Dirty Rotten Scoundrels and its CD are favored with a dynamite cast. Norbert Leo Butz takes top honors, and no wonder. Early in the first act, he does a move that might best be described as "flipping the flapjacks without a spatula," with Butz impersonating the flapjack. These few seconds of stage time serve as a classic case of Broadway sleight-of-hand; while Butz appears to be flobbering around, he is actually pocketing a Tony Award. I haven't double-checked the official eligibility manual, but I seem to recall a rule stating that anyone who "flips the flapjacks" automatically wins.

Yazbek and director O'Brien have given Butz one swell role. His two comedic tour de forces, "Great Big Stuff" and "Ruprecht," are the stuff of an extroverted comedian's dreams. But he also gets to play the lovestruck swain, in con-man fashion. In "Nothing Is Too Wonderful," Butz is given a romantic ballad about the moon, with lyrics about winning a set of tires. There is also one of those "You Light up My Life" rousers, maliciously peppered with lines about body parts (hands, hearts, feet, toes, socks and ankle-bones). Butz is at all times a delicious scoundrel, who even makes us believe in the power of true love. For about 18 seconds, that is.

John Lithgow is the nominal star of the show. Despite the glitter of Butz's showy antics, Lithgow carries the piece on his shoulders and delivers it on a purloined silver-plated platter. We have seen Lithgow in numerous guises over the decades; he first came to prominence with an astounding few minutes in some Australian soccer play in 1973. (That Tony rulebook also proclaims an instant winner of any actor who can convincingly enact an emotional breakdown on the stage of a Broadway theatre while wearing — if my recollection doesn't fail — nothing.) Lithgow has been very much around, yes, with a five-year sitcom run in the late nineties earning him more celebrity (and, presumably, money) than all his fine stage work. He took a second Tony in 2002 for his performance in the problematic Sweet Smell of Success. Here he is as talented as ever, bringing a new combination of qualities: smooth, sophisticated and goofy.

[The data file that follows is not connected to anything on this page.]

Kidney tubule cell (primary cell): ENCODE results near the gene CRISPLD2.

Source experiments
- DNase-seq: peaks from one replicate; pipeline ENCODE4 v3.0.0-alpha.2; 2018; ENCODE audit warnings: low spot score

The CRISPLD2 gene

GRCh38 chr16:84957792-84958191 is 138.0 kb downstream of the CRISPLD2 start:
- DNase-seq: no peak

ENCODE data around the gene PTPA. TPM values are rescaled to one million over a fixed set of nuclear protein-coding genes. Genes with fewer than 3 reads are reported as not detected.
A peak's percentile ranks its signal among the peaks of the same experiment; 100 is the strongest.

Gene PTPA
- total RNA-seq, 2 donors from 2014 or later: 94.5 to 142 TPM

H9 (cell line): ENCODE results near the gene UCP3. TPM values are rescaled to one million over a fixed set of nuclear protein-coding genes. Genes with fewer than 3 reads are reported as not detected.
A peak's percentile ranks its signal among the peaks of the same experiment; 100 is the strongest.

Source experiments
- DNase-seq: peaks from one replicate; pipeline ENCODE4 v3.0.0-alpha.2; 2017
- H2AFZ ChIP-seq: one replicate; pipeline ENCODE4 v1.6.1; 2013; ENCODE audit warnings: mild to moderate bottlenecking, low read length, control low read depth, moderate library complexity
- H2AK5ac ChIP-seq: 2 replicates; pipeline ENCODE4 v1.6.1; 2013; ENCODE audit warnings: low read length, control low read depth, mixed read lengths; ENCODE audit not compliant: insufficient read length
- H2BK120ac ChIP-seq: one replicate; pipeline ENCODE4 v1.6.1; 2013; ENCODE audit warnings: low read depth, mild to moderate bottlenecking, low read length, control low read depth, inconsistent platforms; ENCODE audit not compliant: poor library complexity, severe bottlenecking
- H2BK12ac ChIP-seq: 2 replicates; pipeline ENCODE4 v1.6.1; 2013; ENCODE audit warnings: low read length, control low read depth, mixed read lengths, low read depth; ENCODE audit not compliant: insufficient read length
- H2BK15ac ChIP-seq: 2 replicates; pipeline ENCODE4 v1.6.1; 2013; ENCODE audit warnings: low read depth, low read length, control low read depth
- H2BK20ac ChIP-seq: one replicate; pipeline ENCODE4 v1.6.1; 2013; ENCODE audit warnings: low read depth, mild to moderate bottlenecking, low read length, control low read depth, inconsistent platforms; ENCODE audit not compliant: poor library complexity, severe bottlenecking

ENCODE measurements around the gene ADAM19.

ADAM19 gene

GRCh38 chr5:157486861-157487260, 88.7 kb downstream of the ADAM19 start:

Butz and Lithgow are joined by Sherie Rene Scott, who arrives late in the first act and muscles in on the boys. This is a well-conceived and well executed performance, as it has to be in order to work in the context of the show. Scott quickly catches up, with her French fries song, and thereafter shares the star spotlight. Although Mr. Butz, as Freddy, might make even Carol Channing look subdued.

The trio is supplemented by another three winning performers. Two of them share over-the-title star billing with Lithgow, Butz and Scott. And let me say, it is unheard of to find five over-the-title stars in a musical who are each worthy of the billing!

Joanna Gleason, a long-time favorite, displays remarkable stage presence; when she lights up, you simply cannot look away. As Muriel of Omaha — and there's a joke there, which needless to say the Dirty Rotten writers exploit — Ms. Gleason seems to have an actual halo. A red one which, if you look closely enough, seems to have been contrived by the hair designer. (Who, like most everyone else on board, contributes his or her own little zaniness to the proceedings.) Greg Jbara — best remembered as one of the few bright spots in Victor/Victoria, where he played the gangster star's bodyguard — has reliably given a boost to every director who could figure out what to do with him. O'Brien gives Jbara a basketful of slow burns and a Clouseauian accent; Yazbek gives him a charmingly droll duet with Gleason, "Like Zis/Like Zat." If this one doesn't win you over, to quote the late Mr. Ebb, "you're in the wrong hall tonight."